19:30-22:00 Conference Dinner at Emmanuel College
Thursday 4 August
09:15-10:00 Le Rousseau, J
  Carleman estimate for stratified media: the case of a diffusive interface Sem 1
10:00-10:45 Francini, E (Università degli Studi di Firenze)
  Some issues on the inverse conductivity problem with a complex coefficient Sem 1

In this talk I will present some results concerning the possibility of recovering some features of a complex valued coefficient form boundary data of its solutions.

10:45-11:15 Morning Coffee
11:15-12:00 Stefanov, P (Purdue University)
  The Identification problem in SPECT: uniqueness, non-uniqueness and stability Sem 1

We study the problem of recovery both the attenuation $a$ and the source $f$ in the attenuated X-ray transform in the plane. We study the linearization as well. It turns out that there is a natural Hamiltonian flow that determines which singularities we can recover. If the perturbation $\delta a$ is supported in a compact set that is non-trapping for that flow, then the problem is well posed. Otherwise, it may not be, and at least in the case of radial $a$, $f$, it is not. We present uniqueness and non-uniqueness results both for the linearized and the non-linear problem; as well as a H\"older stability estimate.

12:00-12:45 Lechleiter, A (École Polytechnique)
  Sampling methods for time domain inverse scattering problems Sem 1

We consider inverse scattering problems for the wave equation in the time domain: find the shape of a Dirichlet scattering object from time domain measurements of scattered waves. For this time domain inverse problem, we introduce sampling methods, a well-known family of techniques for corresponding frequency domain inverse scattering problems.

The problem setting and the time domain algorithm incorporate two basic features: The data consists of measurement of causal waves, and the inversion algorithm directly works on the time domain data without using a Fourier transformation.

Time-domain sampling methods naturally incorporate a continuum of frequencies in the inversion algorithm. Consequently, they induce the potential to improve the reconstruction quality when compared to methods working at one single frequency.

12:45-13:30 Lunch at Wolfson Court
18:15-19:00 Dinner at Murray Edwards College (Residents only)
Friday 5 August
09:15-10:00 Isozaki, H
  Inverse scattering from cusp on generalized arithmetic surfaces Sem 1
10:00-10:45 Robbiano, L (Université de Versailles Saint-Quentin-en-Yvelines)
  Carleman estimate for Zaremba boundary condition Sem 1

The Zaremba boundary condition is a mixed boundary condition of the following type, on a part of the boundary we impose Dirichlet boundary condition and on the other part we impose the Neumann boundary condition. For such a problem we prove an logarithme type estimate for the decrease of energy of a solution for a damped wave equation. In the talk we shall explain the plan of the proof. The main part is to prove a Carleman estimate in a neighborhood of the boundary where the type of boundary conditions changes.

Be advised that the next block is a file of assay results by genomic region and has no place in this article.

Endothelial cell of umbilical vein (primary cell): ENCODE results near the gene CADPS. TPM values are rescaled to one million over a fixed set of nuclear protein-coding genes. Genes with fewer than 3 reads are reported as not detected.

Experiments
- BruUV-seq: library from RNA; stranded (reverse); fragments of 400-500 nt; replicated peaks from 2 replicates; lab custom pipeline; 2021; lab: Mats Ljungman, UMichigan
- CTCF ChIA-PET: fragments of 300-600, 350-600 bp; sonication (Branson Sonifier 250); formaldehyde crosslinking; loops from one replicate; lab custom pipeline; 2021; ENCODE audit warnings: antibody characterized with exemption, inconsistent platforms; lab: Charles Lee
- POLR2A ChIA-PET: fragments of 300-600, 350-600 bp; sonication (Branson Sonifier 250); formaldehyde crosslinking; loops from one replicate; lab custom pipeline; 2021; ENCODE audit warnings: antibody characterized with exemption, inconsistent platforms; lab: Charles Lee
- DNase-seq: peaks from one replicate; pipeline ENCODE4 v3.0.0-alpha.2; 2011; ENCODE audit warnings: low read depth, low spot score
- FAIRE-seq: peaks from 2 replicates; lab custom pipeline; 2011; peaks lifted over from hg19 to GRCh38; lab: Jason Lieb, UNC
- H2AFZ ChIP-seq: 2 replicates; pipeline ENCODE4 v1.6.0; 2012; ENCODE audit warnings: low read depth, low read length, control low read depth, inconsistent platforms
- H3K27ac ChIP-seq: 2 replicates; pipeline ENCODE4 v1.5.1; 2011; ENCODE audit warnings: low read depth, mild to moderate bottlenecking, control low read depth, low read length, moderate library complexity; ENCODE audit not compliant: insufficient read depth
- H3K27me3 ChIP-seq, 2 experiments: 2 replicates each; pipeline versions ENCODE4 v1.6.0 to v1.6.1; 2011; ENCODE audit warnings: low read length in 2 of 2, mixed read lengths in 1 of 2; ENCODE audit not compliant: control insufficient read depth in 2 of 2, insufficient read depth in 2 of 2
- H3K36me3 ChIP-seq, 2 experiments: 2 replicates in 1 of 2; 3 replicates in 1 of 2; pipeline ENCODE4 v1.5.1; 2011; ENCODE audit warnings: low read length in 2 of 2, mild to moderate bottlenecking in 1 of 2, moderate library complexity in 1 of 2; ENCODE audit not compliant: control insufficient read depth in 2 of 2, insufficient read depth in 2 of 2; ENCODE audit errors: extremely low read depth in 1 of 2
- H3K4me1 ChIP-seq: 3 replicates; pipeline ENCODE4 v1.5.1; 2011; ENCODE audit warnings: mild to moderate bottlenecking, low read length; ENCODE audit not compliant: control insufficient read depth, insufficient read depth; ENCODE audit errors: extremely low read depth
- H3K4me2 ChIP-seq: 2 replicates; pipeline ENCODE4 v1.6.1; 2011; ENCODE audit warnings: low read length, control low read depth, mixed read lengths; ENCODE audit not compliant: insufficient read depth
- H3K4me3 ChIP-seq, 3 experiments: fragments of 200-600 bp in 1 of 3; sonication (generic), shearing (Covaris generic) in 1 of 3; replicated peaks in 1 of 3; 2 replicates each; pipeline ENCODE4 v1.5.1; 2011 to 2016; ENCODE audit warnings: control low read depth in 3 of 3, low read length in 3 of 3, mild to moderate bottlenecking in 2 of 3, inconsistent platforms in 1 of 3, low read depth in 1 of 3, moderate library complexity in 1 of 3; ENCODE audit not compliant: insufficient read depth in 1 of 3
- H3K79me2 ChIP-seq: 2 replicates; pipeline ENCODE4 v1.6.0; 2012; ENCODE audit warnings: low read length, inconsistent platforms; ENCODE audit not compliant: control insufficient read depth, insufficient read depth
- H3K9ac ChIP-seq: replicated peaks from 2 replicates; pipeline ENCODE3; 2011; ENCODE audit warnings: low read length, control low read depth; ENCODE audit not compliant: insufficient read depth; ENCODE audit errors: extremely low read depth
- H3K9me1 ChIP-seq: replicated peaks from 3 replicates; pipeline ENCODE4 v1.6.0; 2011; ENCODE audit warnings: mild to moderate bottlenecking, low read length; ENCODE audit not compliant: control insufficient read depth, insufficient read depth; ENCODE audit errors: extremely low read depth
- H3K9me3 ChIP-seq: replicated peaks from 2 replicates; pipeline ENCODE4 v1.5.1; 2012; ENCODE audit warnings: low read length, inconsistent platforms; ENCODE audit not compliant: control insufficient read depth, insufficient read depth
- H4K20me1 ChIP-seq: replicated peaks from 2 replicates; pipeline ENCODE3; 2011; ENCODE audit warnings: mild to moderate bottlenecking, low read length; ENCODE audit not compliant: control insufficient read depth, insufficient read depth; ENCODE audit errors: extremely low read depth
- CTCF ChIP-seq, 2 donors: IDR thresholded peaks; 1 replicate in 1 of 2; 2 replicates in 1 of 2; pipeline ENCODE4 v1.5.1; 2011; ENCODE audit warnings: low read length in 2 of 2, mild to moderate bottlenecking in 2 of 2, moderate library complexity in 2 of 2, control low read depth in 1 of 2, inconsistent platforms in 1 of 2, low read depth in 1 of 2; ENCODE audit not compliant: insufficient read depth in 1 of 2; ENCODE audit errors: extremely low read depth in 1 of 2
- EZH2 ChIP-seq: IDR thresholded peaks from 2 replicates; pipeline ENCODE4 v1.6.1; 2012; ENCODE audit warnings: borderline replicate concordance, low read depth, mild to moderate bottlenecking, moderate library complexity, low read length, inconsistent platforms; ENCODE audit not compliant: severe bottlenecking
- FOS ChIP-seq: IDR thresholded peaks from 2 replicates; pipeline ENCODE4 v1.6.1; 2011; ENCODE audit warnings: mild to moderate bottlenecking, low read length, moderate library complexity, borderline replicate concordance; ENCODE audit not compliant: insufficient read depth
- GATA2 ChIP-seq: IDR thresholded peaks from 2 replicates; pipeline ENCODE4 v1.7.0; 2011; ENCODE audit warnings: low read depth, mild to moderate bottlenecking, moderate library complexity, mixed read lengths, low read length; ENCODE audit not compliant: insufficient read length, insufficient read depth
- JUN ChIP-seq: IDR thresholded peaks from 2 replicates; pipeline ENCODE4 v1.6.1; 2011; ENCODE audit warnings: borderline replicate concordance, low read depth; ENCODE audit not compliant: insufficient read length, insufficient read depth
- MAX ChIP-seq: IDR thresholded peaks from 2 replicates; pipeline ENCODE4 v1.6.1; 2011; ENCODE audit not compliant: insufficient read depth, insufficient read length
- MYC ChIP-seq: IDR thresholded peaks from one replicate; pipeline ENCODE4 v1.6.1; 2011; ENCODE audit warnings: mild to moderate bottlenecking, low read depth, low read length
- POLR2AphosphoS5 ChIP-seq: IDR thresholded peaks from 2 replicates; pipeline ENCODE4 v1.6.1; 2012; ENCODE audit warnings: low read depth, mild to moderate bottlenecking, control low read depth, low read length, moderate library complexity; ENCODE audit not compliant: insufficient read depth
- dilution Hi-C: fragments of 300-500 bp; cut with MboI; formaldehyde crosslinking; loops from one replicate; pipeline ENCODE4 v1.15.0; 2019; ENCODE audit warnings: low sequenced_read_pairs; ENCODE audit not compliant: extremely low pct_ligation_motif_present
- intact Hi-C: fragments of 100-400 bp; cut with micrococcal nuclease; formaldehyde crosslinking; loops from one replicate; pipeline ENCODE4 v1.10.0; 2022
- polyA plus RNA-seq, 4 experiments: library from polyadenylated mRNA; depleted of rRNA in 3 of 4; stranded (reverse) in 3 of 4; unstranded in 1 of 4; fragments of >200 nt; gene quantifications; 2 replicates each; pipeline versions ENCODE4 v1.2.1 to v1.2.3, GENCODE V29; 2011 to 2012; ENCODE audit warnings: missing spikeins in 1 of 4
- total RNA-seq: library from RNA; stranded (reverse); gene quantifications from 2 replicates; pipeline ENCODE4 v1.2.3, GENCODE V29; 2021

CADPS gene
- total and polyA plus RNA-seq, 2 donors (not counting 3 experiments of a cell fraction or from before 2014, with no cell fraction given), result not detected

10:45-11:15 Morning Coffee
11:15-12:00 Kang, H (Inha University)
  Enhancement of near-cloaking using GPT vanishing structures Sem 1
12:00-12:45 Ruiz, A (Universidad Autonoma de Madrid)
  Stability of Calderón Inverse Problem Sem 1

In this talk we study the different kinds of stability in the inverse Calderon problem in EIT. We study in particular the stability in the case of partial data.

12:45-13:30 Lunch at Wolfson Court
14:00-14:45 Tsogka, C (University of Crete)
  Adaptive time-frequency detection and filtering for imaging in strongly heterogeneous background media Sem 1

We consider the problem of detecting and imaging the location of compactly supported reflectors embedded in strongly heterogeneous background media. Imaging in such regimes is quite challenging as the incoherent wave field that is produced from reflections by the background medium overwhelms the scattered field from the object that wish to image. To detect the presence of a reflector in such regimes we introduce an adaptive time-frequency representation of the array response matrix followed by a Singular Value Decomposition (SVD). The detection is adaptive because the time windows that contain the primary echoes from the reflector are not determined in advance. Their location and width is determined by searching through the time-frequency binary tree of the LCT. After detecting the presence of the reflector we filter the array response matrix to retain information only in the time windows that have been selected. We also project the filtered array response matrix to the subspace associated with the top singular value and then image using travel time migration. We show with extensive numerical simulations that this approach to detection and imaging works well in heavy clutter that is calibrated using random matrix theory so as to simulate regimes close to experiments. While the detection and filtering algorithm that we present works well in general clutter it has been analyzed theoretically only for the case of randomly layered media.

18:15-19:00 Dinner at Murray Edwards College (Residents only)